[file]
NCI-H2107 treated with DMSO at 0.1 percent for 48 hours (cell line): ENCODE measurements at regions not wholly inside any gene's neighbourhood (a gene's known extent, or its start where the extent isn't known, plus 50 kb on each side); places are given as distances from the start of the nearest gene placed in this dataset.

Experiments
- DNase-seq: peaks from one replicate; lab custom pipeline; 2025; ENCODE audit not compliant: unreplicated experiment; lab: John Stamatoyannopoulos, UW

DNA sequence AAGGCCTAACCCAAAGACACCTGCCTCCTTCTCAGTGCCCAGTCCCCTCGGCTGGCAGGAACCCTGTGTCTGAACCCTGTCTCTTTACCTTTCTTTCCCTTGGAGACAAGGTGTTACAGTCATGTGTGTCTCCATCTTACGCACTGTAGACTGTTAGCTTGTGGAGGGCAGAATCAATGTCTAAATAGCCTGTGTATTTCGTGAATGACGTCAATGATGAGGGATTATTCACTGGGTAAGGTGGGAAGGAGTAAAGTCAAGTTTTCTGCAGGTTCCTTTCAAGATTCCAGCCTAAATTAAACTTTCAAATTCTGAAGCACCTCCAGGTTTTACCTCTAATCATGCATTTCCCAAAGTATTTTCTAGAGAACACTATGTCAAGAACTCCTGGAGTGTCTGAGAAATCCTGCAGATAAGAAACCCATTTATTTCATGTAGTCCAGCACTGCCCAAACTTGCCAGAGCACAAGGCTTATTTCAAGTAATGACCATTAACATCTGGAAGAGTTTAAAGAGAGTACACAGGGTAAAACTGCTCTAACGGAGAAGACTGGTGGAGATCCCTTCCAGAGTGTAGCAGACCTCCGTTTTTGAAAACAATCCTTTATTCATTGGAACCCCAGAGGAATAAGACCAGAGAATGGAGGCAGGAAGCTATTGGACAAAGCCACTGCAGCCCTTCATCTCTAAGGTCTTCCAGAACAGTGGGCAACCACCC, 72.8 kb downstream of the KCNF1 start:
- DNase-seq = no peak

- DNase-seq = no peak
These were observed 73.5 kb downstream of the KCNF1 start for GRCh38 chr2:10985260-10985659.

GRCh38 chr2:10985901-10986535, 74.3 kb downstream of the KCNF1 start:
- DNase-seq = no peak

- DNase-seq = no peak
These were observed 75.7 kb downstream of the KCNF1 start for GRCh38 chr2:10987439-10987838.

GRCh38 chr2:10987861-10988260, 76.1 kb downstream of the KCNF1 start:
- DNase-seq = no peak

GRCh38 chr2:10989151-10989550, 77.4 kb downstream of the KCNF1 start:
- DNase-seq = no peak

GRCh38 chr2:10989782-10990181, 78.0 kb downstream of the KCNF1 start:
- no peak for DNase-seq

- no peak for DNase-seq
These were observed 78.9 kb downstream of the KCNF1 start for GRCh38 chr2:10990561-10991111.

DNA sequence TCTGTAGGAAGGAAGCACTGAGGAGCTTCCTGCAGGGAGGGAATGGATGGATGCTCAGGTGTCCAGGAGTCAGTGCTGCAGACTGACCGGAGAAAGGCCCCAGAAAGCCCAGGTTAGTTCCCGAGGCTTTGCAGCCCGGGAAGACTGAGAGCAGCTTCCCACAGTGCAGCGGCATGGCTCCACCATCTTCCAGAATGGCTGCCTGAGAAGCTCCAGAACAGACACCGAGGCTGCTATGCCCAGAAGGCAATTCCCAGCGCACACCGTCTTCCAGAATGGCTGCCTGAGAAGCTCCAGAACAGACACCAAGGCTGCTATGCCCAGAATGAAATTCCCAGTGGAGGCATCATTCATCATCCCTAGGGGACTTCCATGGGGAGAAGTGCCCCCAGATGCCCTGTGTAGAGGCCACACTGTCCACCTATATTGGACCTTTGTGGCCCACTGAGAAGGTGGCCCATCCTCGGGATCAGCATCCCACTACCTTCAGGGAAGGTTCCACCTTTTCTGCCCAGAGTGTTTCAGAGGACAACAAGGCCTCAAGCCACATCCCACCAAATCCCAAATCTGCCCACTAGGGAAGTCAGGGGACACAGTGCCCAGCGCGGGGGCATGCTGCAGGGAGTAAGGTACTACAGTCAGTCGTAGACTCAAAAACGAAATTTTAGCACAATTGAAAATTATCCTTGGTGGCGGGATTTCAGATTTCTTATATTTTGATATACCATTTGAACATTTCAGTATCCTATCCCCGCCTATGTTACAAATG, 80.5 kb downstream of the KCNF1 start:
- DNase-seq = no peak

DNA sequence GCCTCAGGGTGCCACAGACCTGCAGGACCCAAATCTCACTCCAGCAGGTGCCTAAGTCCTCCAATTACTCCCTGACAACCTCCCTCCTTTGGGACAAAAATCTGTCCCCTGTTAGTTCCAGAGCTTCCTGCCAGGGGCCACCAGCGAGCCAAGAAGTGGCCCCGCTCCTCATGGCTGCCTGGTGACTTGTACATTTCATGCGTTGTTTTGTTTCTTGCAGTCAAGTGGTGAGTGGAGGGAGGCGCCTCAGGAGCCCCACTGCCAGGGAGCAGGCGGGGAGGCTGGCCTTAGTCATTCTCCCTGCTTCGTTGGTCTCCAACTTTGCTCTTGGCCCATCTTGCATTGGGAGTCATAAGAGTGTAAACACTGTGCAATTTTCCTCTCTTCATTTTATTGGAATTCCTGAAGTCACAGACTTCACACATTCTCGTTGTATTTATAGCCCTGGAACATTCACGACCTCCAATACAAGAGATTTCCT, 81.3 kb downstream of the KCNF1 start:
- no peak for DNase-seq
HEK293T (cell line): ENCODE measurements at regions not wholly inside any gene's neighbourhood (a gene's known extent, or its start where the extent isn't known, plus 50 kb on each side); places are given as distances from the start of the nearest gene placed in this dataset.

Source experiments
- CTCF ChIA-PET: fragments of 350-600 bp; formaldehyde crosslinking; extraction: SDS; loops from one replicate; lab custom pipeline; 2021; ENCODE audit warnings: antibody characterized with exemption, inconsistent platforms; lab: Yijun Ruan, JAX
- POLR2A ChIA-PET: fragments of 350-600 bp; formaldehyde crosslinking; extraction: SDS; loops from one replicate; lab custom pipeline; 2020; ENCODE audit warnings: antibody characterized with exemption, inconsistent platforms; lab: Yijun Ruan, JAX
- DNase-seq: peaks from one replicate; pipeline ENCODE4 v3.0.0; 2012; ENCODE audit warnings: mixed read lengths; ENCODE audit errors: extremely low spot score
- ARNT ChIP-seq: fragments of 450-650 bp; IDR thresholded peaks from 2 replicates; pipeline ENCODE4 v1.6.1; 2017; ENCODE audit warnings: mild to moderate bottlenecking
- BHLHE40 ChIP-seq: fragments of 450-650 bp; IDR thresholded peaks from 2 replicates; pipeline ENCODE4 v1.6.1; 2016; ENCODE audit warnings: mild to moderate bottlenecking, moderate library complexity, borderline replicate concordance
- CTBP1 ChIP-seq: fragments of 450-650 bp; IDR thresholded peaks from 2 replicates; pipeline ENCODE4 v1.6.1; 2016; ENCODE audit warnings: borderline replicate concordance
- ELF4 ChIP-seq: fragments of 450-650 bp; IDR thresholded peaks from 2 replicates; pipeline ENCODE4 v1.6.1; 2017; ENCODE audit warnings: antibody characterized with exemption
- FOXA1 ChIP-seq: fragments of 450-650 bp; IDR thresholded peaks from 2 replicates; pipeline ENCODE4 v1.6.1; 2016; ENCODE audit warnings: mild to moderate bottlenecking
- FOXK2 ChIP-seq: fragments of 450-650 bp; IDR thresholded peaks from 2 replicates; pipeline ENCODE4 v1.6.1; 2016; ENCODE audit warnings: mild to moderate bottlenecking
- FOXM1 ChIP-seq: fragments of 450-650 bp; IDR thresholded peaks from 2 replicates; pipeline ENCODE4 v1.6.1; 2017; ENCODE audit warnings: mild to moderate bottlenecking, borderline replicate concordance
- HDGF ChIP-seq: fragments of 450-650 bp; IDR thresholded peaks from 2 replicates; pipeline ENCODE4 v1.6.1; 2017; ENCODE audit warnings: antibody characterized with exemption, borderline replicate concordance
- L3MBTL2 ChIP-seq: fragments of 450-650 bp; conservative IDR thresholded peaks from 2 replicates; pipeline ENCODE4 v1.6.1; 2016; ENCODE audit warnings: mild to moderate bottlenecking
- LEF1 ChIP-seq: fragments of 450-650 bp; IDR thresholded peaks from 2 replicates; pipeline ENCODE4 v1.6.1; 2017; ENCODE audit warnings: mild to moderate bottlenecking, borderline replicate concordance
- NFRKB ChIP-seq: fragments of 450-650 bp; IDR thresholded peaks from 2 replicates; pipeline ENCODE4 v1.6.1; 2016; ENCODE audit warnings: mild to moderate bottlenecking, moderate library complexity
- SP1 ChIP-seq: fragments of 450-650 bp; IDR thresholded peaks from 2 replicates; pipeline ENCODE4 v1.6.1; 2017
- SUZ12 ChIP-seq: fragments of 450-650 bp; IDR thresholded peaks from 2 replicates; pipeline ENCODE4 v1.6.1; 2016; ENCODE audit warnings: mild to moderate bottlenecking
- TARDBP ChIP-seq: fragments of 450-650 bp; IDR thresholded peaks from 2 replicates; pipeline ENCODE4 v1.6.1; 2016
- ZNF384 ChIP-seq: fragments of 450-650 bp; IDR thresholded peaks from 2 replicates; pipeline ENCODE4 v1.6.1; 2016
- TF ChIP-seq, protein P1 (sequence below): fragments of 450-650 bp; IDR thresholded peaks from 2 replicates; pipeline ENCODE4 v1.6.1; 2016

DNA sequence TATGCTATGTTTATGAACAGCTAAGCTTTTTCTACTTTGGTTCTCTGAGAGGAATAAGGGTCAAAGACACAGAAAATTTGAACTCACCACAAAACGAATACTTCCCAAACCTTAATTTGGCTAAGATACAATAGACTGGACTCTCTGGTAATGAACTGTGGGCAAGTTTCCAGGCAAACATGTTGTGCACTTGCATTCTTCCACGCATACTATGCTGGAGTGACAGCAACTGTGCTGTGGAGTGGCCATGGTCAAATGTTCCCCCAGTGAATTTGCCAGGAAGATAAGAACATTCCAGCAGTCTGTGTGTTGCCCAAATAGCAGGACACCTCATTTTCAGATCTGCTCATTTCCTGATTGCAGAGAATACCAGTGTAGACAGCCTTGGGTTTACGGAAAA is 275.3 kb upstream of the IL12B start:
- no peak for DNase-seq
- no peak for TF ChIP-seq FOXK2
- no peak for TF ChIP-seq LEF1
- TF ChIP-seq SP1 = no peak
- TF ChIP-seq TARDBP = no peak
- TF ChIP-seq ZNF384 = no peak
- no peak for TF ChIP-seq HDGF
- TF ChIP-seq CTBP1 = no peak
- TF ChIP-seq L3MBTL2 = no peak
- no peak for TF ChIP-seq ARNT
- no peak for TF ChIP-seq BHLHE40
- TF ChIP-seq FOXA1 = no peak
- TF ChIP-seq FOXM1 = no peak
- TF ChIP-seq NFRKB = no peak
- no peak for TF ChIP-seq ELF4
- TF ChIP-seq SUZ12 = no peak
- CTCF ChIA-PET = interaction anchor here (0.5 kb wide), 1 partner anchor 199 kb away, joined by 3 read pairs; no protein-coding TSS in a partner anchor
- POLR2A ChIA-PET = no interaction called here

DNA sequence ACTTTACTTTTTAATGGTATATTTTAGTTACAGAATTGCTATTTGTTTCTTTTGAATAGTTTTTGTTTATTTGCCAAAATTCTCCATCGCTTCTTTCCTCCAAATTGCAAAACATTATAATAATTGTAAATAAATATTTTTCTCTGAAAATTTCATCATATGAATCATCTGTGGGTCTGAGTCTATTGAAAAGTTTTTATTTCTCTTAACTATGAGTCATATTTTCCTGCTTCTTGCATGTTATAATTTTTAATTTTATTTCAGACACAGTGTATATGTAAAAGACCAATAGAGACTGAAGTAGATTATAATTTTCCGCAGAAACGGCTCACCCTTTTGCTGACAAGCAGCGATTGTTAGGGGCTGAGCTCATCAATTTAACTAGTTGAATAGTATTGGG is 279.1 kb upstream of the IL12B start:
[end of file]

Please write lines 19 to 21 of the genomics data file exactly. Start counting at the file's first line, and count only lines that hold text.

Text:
These were observed 78.9 kb downstream of the KCNF1 start for GRCh38 chr2:10990561-10991111.

DNA sequence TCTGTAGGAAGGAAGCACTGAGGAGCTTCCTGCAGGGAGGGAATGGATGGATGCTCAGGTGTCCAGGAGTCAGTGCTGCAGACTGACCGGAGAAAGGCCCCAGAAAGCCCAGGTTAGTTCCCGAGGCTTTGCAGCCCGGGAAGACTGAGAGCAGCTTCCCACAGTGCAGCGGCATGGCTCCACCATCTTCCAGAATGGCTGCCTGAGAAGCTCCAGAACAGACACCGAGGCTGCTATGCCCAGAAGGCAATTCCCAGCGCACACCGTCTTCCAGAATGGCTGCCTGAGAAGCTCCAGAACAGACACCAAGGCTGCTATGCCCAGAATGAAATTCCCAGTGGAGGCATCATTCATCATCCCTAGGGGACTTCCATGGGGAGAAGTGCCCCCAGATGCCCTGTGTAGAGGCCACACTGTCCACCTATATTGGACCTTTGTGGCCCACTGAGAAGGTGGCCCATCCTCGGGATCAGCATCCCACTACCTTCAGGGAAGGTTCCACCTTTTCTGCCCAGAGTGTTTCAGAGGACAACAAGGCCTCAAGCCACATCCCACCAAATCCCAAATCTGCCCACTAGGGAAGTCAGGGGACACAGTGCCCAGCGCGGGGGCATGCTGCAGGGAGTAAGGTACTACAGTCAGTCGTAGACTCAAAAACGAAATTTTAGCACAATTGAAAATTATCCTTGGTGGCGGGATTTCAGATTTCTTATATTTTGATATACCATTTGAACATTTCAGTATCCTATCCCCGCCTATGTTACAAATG, 80.5 kb downstream of the KCNF1 start:
- DNase-seq = no peak